Amedisys Inc., the largest U.S. home-nursing provider, fell the most in more than four years in Nasdaq trading after announcing preliminary results for the second quarter that missed analysts’ estimates.
Amedisys fell $8.45, or 24 percent, to $26.57 at 4 p.m. New York time in Nasdaq Stock Market composite trading, making the stock the biggest decliner today in the Russell 2000 Index. The drop was the largest single-day decline since Feb. 23, 2006, when the Baton Rouge, Louisiana-based company missed earnings forecasts and its chief financial officer quit. The company yesterday said second-quarter net income was about $1.12 a share, compared with the $1.40 a share average estimate of 9 analysts surveyed by Bloomberg.
The results included a one-time cost of 17 cents per share due to “realignment of operations” and ongoing investigations by the U.S. Securities and Exchange Commission and the U.S. Senate Finance Committee into whether the company manipulated Medicare payments. In May, the government said it was reviewing whether the home-nursing industry manipulated the number of visits made to patients to boost reimbursements.
“We are very disappointed with these results,” said William Borne, Amedisys’s chairman and chief executive officer, in a conference call with investors today. “We want you to know that our team is focused on taking swift actions to streamline our operations and return to a growth trajectory.”
Gentiva Health Services Inc., the second-biggest company in the category, also is being investigated by the SEC as part of the commission’s Medicare inquiry, the company said today in a statement released after the close of trading.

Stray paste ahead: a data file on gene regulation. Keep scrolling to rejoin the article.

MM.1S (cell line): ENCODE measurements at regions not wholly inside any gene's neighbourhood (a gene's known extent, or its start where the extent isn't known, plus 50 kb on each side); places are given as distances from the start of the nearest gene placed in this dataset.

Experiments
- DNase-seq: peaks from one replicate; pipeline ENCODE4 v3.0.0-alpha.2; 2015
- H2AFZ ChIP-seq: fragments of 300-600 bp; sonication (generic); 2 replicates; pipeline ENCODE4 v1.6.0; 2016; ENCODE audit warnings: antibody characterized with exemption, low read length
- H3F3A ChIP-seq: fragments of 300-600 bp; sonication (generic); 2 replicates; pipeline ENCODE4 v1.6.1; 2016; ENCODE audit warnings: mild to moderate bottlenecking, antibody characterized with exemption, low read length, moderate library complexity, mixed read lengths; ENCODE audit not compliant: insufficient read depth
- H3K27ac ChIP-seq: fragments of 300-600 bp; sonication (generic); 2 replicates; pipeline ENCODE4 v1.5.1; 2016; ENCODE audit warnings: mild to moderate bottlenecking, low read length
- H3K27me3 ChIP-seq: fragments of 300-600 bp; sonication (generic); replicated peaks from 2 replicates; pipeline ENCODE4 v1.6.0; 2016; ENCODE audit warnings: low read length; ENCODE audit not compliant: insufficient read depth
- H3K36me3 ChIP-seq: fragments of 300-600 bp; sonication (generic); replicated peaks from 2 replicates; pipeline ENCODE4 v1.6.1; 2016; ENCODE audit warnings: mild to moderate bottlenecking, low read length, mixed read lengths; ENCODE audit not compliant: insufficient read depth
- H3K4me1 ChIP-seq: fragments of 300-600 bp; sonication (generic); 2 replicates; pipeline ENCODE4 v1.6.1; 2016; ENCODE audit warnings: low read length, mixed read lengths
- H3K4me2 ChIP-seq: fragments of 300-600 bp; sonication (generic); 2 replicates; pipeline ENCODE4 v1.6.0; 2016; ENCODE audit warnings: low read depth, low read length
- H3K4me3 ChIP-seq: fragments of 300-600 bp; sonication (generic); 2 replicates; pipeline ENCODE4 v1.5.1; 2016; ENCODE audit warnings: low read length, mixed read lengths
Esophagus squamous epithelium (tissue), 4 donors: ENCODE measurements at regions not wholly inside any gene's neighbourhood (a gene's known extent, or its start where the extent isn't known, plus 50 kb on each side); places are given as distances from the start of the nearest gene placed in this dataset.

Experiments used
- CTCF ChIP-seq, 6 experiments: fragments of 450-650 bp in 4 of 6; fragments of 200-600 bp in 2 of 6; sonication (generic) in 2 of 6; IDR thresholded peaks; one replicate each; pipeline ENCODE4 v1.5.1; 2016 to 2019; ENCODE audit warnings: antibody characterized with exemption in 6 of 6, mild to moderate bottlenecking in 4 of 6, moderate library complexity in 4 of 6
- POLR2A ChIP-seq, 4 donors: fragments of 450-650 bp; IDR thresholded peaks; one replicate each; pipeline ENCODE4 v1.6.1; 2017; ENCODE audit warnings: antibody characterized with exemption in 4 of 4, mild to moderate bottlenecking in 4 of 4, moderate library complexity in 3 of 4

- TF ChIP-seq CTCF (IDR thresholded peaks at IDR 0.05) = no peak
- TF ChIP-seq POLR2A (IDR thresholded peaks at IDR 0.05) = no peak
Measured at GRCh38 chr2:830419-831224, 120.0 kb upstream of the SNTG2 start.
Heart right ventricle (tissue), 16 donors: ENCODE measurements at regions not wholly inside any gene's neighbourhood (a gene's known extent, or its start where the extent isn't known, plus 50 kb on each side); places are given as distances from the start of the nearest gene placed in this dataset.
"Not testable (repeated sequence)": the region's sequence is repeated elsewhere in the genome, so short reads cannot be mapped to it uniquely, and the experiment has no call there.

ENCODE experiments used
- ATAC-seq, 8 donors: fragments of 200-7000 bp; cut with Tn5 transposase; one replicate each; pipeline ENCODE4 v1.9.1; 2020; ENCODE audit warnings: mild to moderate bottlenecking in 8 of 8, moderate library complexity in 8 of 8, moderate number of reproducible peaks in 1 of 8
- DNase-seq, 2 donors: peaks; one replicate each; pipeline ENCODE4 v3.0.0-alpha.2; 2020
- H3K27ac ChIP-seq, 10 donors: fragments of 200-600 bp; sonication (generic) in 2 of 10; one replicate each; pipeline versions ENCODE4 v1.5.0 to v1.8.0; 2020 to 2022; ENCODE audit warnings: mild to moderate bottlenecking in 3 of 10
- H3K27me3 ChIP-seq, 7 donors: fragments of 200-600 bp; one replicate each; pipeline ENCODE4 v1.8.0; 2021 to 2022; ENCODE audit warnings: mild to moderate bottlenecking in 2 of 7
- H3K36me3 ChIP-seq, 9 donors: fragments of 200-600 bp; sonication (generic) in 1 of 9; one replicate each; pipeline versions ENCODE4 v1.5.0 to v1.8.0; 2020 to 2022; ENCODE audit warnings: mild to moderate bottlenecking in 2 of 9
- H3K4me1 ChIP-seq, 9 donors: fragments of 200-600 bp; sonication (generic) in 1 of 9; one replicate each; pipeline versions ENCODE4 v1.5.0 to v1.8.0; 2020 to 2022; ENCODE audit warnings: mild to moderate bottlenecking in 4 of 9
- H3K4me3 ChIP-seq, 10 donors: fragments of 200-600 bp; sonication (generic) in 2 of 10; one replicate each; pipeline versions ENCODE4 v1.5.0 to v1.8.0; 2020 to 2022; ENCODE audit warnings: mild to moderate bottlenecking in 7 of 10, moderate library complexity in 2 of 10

SEC investigators told the Atlanta-based home health services provider to preserve documents about Medicare payments dating to Jan. 1, 2000, and a subpoena soon would be issued. “The company plans to comply with the document request and cooperate with the investigation,” Gentiva said in its statement.
LHC Group Inc., based in Lafayette, Louisiana, also said it received a similar request for documents from the SEC as part of the Medicare payments investigation. The company will cooperate with the commission, LHC said in a statement released after the close of trading.
Amedisys led shares of home-nursing companies down in trading. Gentiva dropped $1.87, or 7.7 percent, to $22.30. Almost Family Inc., based in Louisville, Kentucky, fell $2.36, or 8.2 percent, to $26.36, while LHC declined $1.23, or 5.1 percent, to $23.02.
Amedisys was downgraded today to “sector perform” from “outperform” by Kevin Ellich, an analyst at RBC Capital Markets in Minneapolis. The 12-month target price was lowered to $37 per share from $50. David Macdonald, an analyst at SunTrust Robinson Humphrey Capital Markets in Boston, downgraded the company to “neutral” from “buy,” while Andreas Dirnagl at Stephens Inc. in New York cut his rating to “equal-weight” from “overweight.”
The company incurred costs by reorganizing into two distinct business units, home health and hospitals, and by reassigning corporate-support personnel such as human resources and marketing into the business units to decentralize management. Amedisys said more information on operational costs and income will be provided when the final results for the quarter are released on Aug. 9.